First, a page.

What a difference two weeks can make. A fortnight ago I was riding high on the cultural wave that celebrated "Shakespeare Lives" for the BBC. At Sparkly Light, we edited VTs, produced and then directed two hours of live coverage from the Globe Theatre on the Southbank. Now I find myself on the south-eastern edge of the United States of America, preparing to witness yet another celebration. This one doesn't hold the cultural gravitas that Shakespeare does but it's significance and impact is equally as strong.
In 24 hours time, I will be editing the opening ceremony of the 2016 Invictus Games, from Orlando Florida. And what a privilege it has already been to spend time at the ESPN Wide World of Sports complex as it gears up for a spectacular four days of competitive action carried out by teams of wounded armed forces personnel from 14 countries. If the wheelchair basketball prelims is anything to go by, it's going to be intensely competitive - especially the wheelchair rugby where the word 'brutal' is not an understatement. But there's no doubting the sense of optimism and hope that hangs in the air.
Walking past athletes with missing limbs, or those with less obvious wounds - PTSD being the focus of this year's Games - one can't help but admire them. They are the example of what the human spirit can overcome. Each and every athlete competing in this year's Games has shown the ability to succeed, to find focus, and be able to move on from whatever terrifying incident must have occurred in their life. Every day here is an inspiration.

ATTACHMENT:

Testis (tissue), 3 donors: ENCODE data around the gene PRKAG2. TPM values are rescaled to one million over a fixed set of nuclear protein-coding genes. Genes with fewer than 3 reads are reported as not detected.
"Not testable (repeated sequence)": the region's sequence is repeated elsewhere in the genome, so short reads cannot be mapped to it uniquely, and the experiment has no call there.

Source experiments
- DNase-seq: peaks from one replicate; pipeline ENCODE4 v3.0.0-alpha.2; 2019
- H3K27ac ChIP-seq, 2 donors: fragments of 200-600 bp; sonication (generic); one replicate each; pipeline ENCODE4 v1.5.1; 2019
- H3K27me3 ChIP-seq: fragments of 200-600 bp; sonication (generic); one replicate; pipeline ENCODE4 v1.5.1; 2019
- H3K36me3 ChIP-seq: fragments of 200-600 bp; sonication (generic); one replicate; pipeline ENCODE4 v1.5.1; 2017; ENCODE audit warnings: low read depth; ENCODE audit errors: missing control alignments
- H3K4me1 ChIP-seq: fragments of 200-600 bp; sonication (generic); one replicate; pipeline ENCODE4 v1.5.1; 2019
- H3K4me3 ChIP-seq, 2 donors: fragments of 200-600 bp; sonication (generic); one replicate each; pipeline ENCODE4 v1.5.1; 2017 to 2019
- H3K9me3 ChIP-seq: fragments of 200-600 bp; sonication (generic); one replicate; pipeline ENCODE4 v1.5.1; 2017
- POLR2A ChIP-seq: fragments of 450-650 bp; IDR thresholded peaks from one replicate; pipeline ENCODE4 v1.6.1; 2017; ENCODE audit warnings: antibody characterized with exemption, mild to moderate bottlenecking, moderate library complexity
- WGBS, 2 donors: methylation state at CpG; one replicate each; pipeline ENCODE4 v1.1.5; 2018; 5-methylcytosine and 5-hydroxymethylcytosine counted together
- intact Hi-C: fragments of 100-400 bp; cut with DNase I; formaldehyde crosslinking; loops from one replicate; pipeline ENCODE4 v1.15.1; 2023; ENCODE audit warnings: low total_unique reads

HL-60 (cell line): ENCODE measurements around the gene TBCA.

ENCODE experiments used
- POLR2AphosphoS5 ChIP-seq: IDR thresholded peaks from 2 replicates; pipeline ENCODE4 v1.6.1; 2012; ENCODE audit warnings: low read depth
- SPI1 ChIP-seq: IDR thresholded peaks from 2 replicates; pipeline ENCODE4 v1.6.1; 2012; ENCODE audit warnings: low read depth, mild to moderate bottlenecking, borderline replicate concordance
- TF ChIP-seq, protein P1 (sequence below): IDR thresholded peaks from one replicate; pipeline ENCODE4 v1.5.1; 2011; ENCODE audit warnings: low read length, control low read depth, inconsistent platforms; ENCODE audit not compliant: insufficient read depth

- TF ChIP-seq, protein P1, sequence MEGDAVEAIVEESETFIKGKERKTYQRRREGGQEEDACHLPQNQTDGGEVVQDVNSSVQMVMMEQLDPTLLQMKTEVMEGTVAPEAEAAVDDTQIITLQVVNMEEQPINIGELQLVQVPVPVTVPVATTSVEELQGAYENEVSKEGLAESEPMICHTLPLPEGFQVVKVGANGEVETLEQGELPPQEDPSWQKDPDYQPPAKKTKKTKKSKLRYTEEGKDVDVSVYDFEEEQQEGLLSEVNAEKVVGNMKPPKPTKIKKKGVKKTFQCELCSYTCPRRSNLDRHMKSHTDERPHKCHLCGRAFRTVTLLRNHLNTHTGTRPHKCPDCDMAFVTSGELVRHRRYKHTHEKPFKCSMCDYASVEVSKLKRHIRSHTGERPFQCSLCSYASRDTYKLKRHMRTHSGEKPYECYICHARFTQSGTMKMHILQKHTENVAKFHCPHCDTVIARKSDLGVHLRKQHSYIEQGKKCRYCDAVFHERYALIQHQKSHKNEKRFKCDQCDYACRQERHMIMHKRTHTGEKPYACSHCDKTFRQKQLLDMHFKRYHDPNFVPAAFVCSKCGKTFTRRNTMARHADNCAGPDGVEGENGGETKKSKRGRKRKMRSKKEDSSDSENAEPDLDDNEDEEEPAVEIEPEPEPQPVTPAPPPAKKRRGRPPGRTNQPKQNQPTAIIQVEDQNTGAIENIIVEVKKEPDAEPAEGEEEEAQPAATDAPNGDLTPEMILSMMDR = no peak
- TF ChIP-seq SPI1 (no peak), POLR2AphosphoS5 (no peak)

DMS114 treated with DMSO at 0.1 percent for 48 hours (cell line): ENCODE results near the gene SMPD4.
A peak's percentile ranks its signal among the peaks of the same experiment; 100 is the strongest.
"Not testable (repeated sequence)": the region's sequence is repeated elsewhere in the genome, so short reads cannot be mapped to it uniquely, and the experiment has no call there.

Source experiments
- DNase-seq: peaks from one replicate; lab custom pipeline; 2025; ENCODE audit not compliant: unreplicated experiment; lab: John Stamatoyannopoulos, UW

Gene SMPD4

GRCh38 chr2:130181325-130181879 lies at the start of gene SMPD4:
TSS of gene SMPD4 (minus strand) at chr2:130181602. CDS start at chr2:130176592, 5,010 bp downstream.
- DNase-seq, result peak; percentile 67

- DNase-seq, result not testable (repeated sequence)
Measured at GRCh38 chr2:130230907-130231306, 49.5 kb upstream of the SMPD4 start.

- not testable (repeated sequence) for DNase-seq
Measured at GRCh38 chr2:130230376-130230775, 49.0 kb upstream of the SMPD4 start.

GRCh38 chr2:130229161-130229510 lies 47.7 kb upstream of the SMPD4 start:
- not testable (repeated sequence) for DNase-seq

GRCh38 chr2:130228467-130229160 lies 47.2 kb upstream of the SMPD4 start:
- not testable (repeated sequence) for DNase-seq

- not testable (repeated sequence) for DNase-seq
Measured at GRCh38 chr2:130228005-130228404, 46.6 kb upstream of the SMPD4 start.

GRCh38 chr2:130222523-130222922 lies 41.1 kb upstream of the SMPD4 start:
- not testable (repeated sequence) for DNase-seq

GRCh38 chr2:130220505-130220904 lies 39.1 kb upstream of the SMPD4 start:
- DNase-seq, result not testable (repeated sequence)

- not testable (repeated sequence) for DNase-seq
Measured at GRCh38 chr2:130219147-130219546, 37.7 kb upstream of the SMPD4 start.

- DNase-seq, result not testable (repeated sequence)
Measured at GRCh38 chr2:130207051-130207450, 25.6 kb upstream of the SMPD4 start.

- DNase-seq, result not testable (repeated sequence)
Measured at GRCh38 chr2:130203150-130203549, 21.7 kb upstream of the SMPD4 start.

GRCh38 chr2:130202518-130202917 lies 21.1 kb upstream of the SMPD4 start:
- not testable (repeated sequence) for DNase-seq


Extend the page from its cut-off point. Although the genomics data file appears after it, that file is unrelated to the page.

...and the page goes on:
When I look back at my career, I count myself as very lucky to have been involved in so many events where I have had time to meet with, or learn about, the best of the human race.
This time last year I was filming in Turkey at the Gallipoli peninsula. I was moved by the horrendous situation that the men must have endured. A year before that, I was sharing time with D-Day veterans in Normandy trying to imagine what landing on Gold Beach must have been like. A few years prior, I was in San Carlos on the Falkland Islands when a very similar feeling struck me. And now here, that feeling has hit me again. A sense of awe at what people are able to live through - before turning up, ready to continue the fight.
With the anticipation and excitement building here in Orlando, I can't wait for the competition to get started. And I can't wait to applaud what every one of these athletes has already achieved. I salute them all.